The Difference of Jesus: “Christ is Our Prophet”

Passage: Hebrews 1:1–2; 2:1–3; 4:12–13
Guide for Group Discussion or Personal Reflection

Sermon Summary

The book of Hebrews presents Christ as our prophet. Prophets spoke forth God’s word to his people, and as prophet, Jesus both speaks God’s word to us and is God’s word to us—everything God wants to disclose about himself, in a person!

Christ is God’s final word to us. Though “long ago, at many times and in many ways, God spoke to our fathers by the prophets…in these last days he has spoken to us by his Son” (1:1-2). Christ, then, is God’s decisive and complete revelation to us of his own character and purposes, and the culmination of the entire biblical story. We can recognize, therefore, that our search for God, and how to get connected to him, is over, and we should be careful not to “drift away” from him (2:1).

Christ is also God’s personal word to us. He is God’s word, not only for “our fathers,” but for us today, and his message is “living and active, sharper than any two-edged sword, piercing the division of soul and spirit, of joints and marrow, and discerning the thoughts and intentions of the heart” (1:1; 4:12-13). Because God’s word is intended to have a personal effect on us, we need to approach it with a posture of openness and obedience, concretely responding to what it says. This, indeed, is the test of whether we’re truly “listening” to him.

Finally, Christ is God’s proximate word to us. When God chose to communicate his final and personal revelation not just through one more messenger, but through his own Son, the second person of the Trinity, he was choosing to move as close to us as he possibly could. He entered into our pain and sin in order to heal it, even “contracting” it himself. When we recognize this, we will see the immense love that God has for us, and we will ourselves become people who move in close to others in their sin and suffering.

Sermon Outline

  • Christ is God’s Final Word (1:1-2; 2:1-3)
  • Christ is God’s Personal Word (1:1; 4:12-13)
  • Christ is God’s Proximate Word (1:2)

Group Discussion & Personal Reflection Guide

Re-read the passage (Hebrews 1:1–2; 2:1–3; 4:12–13)

Christ is God’s Final Word (1:1-2; 2:1-3)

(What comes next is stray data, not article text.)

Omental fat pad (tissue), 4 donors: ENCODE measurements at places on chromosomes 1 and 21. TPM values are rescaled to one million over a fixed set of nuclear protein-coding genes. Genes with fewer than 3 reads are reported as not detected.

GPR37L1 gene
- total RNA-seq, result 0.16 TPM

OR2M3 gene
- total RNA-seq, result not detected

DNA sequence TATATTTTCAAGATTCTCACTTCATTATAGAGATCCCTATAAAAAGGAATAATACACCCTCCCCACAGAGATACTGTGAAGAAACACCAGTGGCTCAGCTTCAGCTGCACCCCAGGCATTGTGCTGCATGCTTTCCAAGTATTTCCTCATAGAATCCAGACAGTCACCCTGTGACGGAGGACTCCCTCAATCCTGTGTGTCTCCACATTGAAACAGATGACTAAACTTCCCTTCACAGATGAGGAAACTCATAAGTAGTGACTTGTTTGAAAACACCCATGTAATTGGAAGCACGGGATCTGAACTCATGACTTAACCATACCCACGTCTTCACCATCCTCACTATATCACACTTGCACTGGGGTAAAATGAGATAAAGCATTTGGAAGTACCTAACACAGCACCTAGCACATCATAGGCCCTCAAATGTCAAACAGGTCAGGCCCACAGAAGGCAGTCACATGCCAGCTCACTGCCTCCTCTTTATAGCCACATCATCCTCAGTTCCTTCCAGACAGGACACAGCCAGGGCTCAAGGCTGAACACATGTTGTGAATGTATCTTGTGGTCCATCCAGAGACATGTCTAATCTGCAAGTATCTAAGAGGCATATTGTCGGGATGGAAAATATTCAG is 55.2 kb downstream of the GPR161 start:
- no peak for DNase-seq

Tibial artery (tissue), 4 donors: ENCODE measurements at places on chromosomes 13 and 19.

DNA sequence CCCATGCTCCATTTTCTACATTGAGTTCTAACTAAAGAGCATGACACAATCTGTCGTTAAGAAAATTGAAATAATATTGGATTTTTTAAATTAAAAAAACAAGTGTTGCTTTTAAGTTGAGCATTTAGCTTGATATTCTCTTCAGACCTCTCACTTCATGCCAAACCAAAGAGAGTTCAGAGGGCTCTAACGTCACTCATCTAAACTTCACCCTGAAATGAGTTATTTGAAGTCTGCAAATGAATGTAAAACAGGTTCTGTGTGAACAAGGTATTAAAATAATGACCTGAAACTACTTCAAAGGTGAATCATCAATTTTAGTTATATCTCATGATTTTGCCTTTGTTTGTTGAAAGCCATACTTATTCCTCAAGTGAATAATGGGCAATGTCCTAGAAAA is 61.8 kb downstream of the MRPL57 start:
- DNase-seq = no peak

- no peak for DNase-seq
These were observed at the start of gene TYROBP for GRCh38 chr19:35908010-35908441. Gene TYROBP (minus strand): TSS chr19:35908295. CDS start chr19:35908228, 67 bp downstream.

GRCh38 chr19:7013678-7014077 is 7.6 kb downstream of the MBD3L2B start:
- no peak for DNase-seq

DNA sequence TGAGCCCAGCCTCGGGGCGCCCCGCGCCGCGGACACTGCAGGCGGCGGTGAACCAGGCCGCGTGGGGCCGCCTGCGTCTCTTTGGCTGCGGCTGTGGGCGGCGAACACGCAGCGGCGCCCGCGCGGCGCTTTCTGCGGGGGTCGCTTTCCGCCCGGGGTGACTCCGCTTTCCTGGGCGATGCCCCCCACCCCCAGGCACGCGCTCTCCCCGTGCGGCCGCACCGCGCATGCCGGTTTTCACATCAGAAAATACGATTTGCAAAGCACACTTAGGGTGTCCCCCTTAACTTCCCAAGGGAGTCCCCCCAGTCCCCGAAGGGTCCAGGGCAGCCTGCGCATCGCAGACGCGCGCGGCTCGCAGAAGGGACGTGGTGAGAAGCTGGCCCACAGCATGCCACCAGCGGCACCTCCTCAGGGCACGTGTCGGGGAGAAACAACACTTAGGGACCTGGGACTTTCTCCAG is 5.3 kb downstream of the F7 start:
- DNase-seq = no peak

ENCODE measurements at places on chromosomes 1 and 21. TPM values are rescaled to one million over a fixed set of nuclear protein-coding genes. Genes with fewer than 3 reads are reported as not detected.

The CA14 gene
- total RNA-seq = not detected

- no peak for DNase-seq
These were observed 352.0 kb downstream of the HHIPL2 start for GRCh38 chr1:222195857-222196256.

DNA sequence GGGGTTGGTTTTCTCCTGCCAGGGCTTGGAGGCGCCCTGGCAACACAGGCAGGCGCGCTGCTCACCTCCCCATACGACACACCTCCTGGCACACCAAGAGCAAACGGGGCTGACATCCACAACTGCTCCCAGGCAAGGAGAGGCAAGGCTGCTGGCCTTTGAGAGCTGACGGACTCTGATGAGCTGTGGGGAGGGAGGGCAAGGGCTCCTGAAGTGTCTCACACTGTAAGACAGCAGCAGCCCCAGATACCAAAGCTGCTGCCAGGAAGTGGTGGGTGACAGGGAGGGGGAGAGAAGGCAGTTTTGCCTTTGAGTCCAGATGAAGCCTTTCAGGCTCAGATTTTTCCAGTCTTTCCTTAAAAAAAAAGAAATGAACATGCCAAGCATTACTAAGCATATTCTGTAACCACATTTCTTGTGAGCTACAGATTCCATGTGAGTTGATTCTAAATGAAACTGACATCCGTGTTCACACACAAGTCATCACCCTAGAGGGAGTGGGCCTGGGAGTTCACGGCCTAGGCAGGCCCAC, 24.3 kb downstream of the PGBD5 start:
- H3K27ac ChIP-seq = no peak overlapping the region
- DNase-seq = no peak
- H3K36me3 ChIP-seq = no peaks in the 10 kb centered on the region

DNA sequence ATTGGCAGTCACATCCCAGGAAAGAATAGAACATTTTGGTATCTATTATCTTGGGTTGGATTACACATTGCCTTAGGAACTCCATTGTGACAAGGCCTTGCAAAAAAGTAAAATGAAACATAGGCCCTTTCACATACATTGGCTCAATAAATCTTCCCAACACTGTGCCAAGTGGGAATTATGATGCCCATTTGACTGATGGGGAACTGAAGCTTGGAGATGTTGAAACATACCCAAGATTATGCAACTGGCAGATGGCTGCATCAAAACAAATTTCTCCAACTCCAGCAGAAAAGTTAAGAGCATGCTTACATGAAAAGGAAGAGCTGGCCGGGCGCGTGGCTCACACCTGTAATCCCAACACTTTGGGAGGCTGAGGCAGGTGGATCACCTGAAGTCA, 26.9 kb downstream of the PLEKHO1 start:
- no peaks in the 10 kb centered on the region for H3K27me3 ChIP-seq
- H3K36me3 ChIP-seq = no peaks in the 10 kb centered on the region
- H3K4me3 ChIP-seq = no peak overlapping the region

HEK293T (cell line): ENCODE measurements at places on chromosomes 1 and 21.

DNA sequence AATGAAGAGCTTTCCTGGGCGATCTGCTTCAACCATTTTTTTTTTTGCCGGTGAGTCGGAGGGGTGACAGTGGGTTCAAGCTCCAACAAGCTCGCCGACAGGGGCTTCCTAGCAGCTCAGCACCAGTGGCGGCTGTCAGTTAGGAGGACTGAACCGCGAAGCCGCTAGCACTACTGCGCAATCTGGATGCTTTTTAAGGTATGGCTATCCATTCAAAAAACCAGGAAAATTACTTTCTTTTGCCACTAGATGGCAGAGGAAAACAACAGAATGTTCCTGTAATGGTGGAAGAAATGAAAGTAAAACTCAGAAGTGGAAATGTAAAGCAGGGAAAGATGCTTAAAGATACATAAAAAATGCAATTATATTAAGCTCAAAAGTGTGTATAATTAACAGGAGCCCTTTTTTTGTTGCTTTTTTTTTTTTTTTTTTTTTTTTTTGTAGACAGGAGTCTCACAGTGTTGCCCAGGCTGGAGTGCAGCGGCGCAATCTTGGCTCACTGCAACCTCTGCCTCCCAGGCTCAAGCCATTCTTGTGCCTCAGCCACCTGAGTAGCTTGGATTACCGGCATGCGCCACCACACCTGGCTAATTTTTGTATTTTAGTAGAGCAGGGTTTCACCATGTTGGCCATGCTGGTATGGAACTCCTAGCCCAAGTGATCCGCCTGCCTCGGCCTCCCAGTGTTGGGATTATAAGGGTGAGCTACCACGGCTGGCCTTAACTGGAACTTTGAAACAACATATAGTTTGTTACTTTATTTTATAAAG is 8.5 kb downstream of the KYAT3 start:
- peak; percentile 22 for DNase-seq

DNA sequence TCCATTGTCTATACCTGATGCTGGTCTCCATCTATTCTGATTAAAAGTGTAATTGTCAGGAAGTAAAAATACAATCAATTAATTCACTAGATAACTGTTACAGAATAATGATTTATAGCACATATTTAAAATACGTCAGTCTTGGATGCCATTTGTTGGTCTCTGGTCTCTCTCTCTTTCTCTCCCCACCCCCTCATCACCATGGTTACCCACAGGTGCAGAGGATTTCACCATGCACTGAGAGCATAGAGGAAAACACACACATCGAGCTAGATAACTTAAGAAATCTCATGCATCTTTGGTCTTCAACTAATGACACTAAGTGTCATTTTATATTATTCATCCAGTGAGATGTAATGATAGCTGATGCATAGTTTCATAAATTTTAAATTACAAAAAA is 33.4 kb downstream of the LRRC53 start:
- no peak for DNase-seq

Q) Re-read Hebrews 1:1-2. What do these verses tell us about God’s character? What do they tell us about Jesus’ role? How should these verses impact the way you read the Old Testament?

Q) Re-read Hebrews 2:1-4. What attitude, or posture is the author of Hebrews calling for, in response to God’s communication to us? Do you have that attitude? Why or why not?

Q) Hebrews 2:1 warns us against “drifting away” from what we have heard from God. What has it looked like in the past for you to “drift away” from God’s word? What are some warning signs that you’re “drifting away” from God?

Q) What are some concrete ways that we as a church community can help prevent each other from “drifting away” from God?

Christ is God’s Personal Word (1:1; 4:12-13)

Q) Re-read Hebrews 4:12-13. Meditate slowly as a group on the imagery these verses use to describe God’s word (to “meditate” on Scripture together is to think through it, be moved by it, and draw out its implications). What truths are these images meant to communicate?

Q) Pastor Bobby said that God’s word is meant to have a personal effect on us, which we express through our obedience. Is there a particular area of your life right now where you have been listening to God’s word, but not responding in concrete obedience? Take time to confess this, and then discuss with your group what obedience would look like in this area.

Christ is God’s Proximate Word (1:2)

Q) Re-read Hebrews 1:1-2. Pastor Bobby said that in choosing to speak to us by his own Son, God was moving as close to us personally as he possible could. What does this truth tell us about the nature and character of God? What difference does this make in how we relate to God?

Q) Pastor Bobby said that because our God chose to come close to sinful and hurting people, he forms us into people who do the same. Where in your life can you draw near to someone in their pain or their sin? Where can we do this corporately, as a church

Q)What would be some characteristics of a whole church who was defined by its proximity to pain and suffering? How would this impact its worship? Its priorities? Its budget? Its leadership? What do you imagine the effect would be on its witness?

Q) CASE STUDY: You’re talking to a family member who describes themselves as being on a “long spiritual journey.” “For me,” they said, “It’s more about the search they anything else. I want to explore what all religions have to say, and want to be humble enough to admit that I’ll never know the truth fully—I can tell that even the process of searching, whether it’s talking to you, or some of my Jewish or Hindu friends, is making me a better person.” Based on this week’s passage(s) and sermon, how might you have a conversation with them?

Additional Application Questions

Q) How else would you like to engage with God this week?

Q) How can you tangibly care for those in your community this week, both inside and outside of the church?


Spend time praying for yourselves, our church community, the North Shore community, and our nation and world—particularly those most vulnerable.